This weekend I had the opportunity to drive Pontiac’s beefed up Solstice, the GXP. To give a little background, I’ve previously drove the regular Solstice when it first came out as well as the Saturn Sky, which shares a platform and drive train with the Solstice. The normal Solstice was a pretty terrible car for numerous reasons. The Sky, while a drastic improvement over the Solstice, still didn’t ignite a fire inside me. So when I buckled into the new turbo charged Solstice GXP I had pretty low expectations, which turned out to be a good thing.
As the old saying goes, I’ve got some good news and some bad news, so let me start out with the good. One of the major flaws with the naturally aspirated Solstice is under the hood. While the jumbo 2.4 liter Ecotec four cylinder puts out over 170 horsepower, it is buzzy, unpleasant to rev and at times feels like a truck motor. The GXP is a vast improvement in this area. The 2.0 liter turbocharged four banger puts out an impressive 260 horsepower and delivers in a smooth, flexible and most importantly fun manner. It has a broad power band with turbo boost kicking in pretty high in the rev range for some good old pin you to your seat acceleration. But the GXP also packs plenty of low end torque to pull the car briskly out of up hill corners. My biggest complaint with the engine would have to be the noisy blow off valve that seems to operate even when the digital boost gauge reads 0 psi.
Possibly the best part of the GXP is the turbocharged power plant.
The cars handling characteristics are also a leap ahead of the regular Solstice that I drove awhile back. Taking a page from the Saturn Sky’s revalved shocks, the Solstice GXP absorbs bumps in a much less jarring manner but still manages to feel sporty and keep the tires planted on the ground. Although the car feels a bit chunky on the suspension at times, it can be driven quickly down a back road without difficulty. The rubbery/numb steering feel and the dialed in under-steer are the car’s biggest handling draw backs.
The last plus I will give to the Solstice is its external styling with the top down. The Solstice, Sky and Solstice GXP are all good looking cars. They have some great lines that are unique in the current car market, and I think the average Joe would have to call the car attractive. With the top down the rear head rest fairings actually look sporty, not cheesy, and the smooth, rounded front end of the Solstice has a distinct vintage car flavour. With the top up the car looses a lot of its aesthetic appeal, but since it is a rag top designed to be driven with the roof folded away and hidden underneath the rear skin, I’ll chalk it up to “no one looks great first thing in the morning”.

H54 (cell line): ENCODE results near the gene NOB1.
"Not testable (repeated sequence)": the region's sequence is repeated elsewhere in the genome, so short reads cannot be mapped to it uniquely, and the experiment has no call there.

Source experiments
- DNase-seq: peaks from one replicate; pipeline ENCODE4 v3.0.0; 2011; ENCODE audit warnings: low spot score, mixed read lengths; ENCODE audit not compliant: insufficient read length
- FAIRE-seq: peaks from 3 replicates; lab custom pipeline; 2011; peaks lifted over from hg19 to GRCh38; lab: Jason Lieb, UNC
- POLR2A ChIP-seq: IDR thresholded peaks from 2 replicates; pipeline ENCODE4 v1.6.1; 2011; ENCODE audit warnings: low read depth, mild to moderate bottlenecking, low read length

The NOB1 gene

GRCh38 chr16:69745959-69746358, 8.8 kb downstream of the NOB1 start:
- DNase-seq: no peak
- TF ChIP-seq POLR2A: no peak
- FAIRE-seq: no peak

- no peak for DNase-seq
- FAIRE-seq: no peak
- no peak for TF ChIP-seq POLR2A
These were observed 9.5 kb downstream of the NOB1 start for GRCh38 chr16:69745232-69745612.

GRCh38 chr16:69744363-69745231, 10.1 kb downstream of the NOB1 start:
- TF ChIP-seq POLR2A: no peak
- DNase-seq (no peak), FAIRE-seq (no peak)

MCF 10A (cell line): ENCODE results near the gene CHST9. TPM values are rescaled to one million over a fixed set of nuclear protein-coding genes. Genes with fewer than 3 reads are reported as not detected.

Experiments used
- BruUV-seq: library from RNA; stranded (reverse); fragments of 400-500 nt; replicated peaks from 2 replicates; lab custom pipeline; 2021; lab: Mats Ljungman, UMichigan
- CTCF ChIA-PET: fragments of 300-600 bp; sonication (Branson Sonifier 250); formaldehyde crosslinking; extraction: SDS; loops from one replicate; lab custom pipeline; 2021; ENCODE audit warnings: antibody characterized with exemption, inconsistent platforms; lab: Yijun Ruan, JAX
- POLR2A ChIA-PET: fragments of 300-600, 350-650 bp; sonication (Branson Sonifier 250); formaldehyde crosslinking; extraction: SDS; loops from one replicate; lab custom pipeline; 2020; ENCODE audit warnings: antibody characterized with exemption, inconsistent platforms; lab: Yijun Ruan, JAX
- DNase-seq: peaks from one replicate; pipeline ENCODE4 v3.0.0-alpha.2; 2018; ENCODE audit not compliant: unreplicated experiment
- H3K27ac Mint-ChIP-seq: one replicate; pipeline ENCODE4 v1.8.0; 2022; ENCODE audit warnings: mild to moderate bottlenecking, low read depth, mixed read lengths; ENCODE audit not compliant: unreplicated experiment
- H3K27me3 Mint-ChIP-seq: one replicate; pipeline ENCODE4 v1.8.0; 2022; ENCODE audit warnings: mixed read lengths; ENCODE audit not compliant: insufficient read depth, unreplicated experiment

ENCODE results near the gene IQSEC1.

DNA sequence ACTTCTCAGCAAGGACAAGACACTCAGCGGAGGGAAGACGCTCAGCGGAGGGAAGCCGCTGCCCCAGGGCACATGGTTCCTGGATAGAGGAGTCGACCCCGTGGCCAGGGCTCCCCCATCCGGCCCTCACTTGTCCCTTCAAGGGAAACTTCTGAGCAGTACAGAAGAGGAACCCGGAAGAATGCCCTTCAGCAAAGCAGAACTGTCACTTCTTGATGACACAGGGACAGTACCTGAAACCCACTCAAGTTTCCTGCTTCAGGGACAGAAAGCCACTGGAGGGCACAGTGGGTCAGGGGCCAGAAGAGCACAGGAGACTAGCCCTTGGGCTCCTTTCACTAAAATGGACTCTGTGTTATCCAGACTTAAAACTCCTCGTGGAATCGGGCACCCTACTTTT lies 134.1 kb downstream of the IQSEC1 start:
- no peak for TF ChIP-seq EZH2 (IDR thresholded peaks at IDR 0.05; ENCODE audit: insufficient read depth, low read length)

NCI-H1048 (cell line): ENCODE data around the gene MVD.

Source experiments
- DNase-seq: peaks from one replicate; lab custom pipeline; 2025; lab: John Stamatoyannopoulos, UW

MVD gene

Now for the bad. When the Solstice first came out its ergonomics and interior design were horrible. The cockpit was cramped, despite the cars bulbous size, with little room (even by little car standards) for storage. Things like rolling up windows and using the parking brake became awkward Yoga exercises using motions that you never knew you could do before. Cup holders interfered with elbows, windows couldn’t be rolled down unless you reached across your body with the inside hand, and storage compartments were scarce and uncomfortable to use. I’m sorry to say that the GXP is more of the same. A tacky interior with cheap materials in a poorly designed layout makes the Solstice GXP downright unpleasant to drive daily. The trunk holds next to nothing, which actually doesn’t bother me so much in a two seat roadster, but the fact that the trunk is sharing room with the top is annoying at times. With the top up, you have to disconnect and reconnect the top when opening and closing the trunk. With the top down you have to lift the top a bit if you plan on stowing anything larger than a juice box back there.
What really disappoints on the Pontiac are all the little things that don’t work right. The fuel gauge sometimes comes up tot he quarter tank mark, then goes up a bit more a few minutes later, but some times it will hover in the same place. When you pop the trunk to fold out the top (which is a several step process) the rear struts don’t hold the deck lid up like they are supposed to, meaning you have to hold it yourself and unfurl the top, and this is a new car. And speaking of the top, right out of the box it doesn’t fit or lineup well and when it is up the wind noise is pretty intense. One of the best and most poignant moments was when a fellow writer went to story his hooded sweatshirt in the trunk of the car. With the top down he popped the trunk with the remote key fob and the trunk lid strained to open due to its lack luster gas struts. After stuffing his sweatshirt under the top in the back he tried to close the trunk, but it was interfering with the top, so he slammed it a bit, which succeeded in closing the trunk, but set off the car alarm. It is these small details that really kill the GXP. It really makes you wonder why you would choose this car over the other two seat competitors who seemed to have worked these little bugs out.
While I would never buy one of these cars, I did have a decent time driving GXP on the local back roads. With the sun out and the top down the powerful roadster was definitely fun. But when compared to other cars in its class it simply comes up short. Too little too late.
Pontiac, Solstice, Solstice GXP, GXP, Saturn, Saturn Sky, Sky, Sky Redline, roadster, two-seater, convertible, sports car, fun, muscle car